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Monday, Nov 24, 2014
Health & Fitness

What’s the best way to manage my meds as I get older?


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Because older adults typically have more chronic illnesses than the general population, they take more medications. Adults age 65 and older make up about 15 percent of the population but are taking 34 percent of all prescription medicines and 30 percent of over-the-counter drugs. More than 88 percent of older adults take at least one prescription, and 37 percent take five or more prescription medications.

Managing those multiple medicines can be tricky, but it’s important to find a system that helps you take correct dosages on time every time to avoid the risk of taking too much or too little of a drug.

Your first step might be to talk with your pharmacist or physician about evaluating your entire prescription profile. Because so many of us have multiple doctors prescribing multiple medications, it’s easy to have some overlap or even duplication. Called polypharmacy, this can lead to over-medication and dangerous reactions. Older adults are at increased risk of serious events from polypharmacy, including falls, depression, confusion, hallucinations and malnutrition, and these are an important cause of illness, hospitalization and death among these patients.

One potential reason for these negative outcomes is the natural changes we face as we age, such as how well our bodies absorb, distribute, metabolize and eliminate medications.

Regular evaluations with your pharmacist or physician will help prevent dangerous doubling up, as well as potentially harmful interactions. You also should talk about whether a medication is no longer needed (perhaps the problem has been resolved).

It is also important to track all of your medications. Keep an ongoing list that includes all of your medications, including supplements and over-the-counter drugs, the dosages for each, the doctor who prescribed them and the reason for taking them. And reevaluate your medications after a hospital stay, where you are likely to be prescribed additional drugs. Keeping this list current will make it easier for you to inform health-care providers at future appointments about everything you’re taking.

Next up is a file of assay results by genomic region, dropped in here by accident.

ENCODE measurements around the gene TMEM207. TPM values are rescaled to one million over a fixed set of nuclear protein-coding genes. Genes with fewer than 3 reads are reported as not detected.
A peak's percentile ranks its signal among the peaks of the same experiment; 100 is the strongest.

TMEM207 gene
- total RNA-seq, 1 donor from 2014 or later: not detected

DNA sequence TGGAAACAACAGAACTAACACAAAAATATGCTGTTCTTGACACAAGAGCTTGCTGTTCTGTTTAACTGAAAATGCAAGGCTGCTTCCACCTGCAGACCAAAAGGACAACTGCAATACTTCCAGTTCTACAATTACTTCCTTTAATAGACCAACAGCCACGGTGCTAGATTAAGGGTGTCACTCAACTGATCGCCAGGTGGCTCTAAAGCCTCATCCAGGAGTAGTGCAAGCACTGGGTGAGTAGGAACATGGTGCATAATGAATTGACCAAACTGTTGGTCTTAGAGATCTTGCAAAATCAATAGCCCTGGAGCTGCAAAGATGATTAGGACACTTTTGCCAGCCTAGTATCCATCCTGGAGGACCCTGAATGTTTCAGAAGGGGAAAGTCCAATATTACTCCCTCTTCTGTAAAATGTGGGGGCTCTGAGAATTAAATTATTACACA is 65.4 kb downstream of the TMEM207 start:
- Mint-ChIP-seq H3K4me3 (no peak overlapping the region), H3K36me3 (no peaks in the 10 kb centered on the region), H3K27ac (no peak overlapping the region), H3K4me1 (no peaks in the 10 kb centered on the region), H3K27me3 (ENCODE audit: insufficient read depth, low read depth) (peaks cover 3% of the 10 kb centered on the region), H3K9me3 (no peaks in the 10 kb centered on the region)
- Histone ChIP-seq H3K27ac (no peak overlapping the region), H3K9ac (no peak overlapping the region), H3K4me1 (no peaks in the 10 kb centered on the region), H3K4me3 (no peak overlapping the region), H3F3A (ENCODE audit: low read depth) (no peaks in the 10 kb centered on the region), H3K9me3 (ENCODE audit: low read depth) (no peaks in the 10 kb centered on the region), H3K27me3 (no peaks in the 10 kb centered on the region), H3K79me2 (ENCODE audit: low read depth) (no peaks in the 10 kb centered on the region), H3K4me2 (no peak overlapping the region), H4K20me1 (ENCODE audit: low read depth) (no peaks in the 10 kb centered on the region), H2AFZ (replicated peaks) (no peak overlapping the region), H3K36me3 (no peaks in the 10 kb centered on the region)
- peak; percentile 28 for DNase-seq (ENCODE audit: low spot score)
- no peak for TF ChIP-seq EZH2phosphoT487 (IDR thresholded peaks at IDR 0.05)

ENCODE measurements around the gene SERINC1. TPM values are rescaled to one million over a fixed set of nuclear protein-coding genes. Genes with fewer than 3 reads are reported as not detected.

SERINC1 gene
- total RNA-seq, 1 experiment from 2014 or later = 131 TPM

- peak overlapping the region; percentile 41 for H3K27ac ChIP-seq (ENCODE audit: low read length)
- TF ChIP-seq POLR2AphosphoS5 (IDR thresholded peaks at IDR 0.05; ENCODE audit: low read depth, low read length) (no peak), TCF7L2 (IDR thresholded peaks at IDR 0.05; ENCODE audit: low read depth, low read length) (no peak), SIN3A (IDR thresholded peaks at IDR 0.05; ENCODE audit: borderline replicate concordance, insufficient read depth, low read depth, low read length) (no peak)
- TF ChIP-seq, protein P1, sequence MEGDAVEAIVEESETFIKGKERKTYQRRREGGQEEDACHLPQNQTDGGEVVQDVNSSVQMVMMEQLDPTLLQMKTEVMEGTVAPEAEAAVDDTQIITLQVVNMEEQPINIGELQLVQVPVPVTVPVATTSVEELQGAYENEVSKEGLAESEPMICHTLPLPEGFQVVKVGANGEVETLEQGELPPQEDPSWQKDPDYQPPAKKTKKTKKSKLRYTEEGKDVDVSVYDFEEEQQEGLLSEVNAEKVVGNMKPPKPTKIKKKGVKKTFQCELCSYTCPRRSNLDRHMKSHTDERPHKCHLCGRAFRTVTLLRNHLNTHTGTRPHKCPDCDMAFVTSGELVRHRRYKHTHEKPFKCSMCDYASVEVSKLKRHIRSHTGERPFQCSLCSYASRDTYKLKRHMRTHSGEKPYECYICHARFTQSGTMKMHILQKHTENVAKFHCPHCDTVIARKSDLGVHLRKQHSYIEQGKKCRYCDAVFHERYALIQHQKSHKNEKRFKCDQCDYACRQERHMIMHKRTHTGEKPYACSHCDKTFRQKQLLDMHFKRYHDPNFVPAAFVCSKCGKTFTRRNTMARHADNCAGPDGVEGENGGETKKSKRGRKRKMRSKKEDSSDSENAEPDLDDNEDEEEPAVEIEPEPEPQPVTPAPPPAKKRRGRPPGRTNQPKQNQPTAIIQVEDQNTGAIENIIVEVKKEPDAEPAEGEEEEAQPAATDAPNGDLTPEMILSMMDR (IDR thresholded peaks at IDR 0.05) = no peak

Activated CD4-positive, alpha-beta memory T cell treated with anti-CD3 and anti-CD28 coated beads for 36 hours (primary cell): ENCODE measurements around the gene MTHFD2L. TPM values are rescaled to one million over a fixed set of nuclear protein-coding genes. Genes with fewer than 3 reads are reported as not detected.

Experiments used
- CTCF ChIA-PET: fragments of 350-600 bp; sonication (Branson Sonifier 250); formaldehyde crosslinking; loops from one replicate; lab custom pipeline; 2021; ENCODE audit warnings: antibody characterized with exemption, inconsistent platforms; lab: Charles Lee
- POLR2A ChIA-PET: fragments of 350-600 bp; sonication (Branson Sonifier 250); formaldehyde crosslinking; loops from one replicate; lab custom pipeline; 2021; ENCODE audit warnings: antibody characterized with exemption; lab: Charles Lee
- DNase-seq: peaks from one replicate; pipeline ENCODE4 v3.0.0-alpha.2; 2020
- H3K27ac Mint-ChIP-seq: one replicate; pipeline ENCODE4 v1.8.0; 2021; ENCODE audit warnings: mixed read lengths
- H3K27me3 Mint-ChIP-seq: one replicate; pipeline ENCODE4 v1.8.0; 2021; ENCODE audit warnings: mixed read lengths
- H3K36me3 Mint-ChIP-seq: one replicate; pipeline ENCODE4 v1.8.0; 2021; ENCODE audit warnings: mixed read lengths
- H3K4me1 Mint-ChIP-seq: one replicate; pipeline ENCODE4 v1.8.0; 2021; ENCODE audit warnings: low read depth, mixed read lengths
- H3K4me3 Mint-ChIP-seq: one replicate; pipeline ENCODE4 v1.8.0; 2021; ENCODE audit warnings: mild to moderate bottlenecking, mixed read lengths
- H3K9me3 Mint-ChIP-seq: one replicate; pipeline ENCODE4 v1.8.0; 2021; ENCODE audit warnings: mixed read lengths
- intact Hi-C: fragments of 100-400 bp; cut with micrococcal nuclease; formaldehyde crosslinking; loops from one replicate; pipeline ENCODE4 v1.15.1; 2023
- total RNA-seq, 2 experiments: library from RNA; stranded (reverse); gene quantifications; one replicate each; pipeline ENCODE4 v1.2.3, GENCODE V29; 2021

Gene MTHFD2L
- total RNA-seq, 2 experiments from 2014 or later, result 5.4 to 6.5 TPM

Because older adults tend to take several medications, it is important to schedule times and dosages. Taking multiple medications can be confusing, with plenty of room for errors — for example, forgetting to take a dose or taking it on an empty stomach when you were supposed to take it with a meal. Using a calendar can help keep you on schedule, as well as using compartmentalized pill organizers (using one color for your morning medications and another for evening, or using three separate colors for each mealtime).

There are also several smartphone apps available for managing multiple medications, from those that send reminder alerts when it’s time to take medications to broader services, such as comparing medication prices locally, ordering refills, general information about adverse effects and dangerous drug interactions.

If possible, try to use the same pharmacy to fill all of your prescriptions. That way, you can get to know the pharmacist, and he or she can look at your entire prescription profile to prevent negative interactions as you add new prescriptions, over-the-counter products and supplements.

Dr. Kevin B. Sneed is professor and dean of the USF Health College of Pharmacy.

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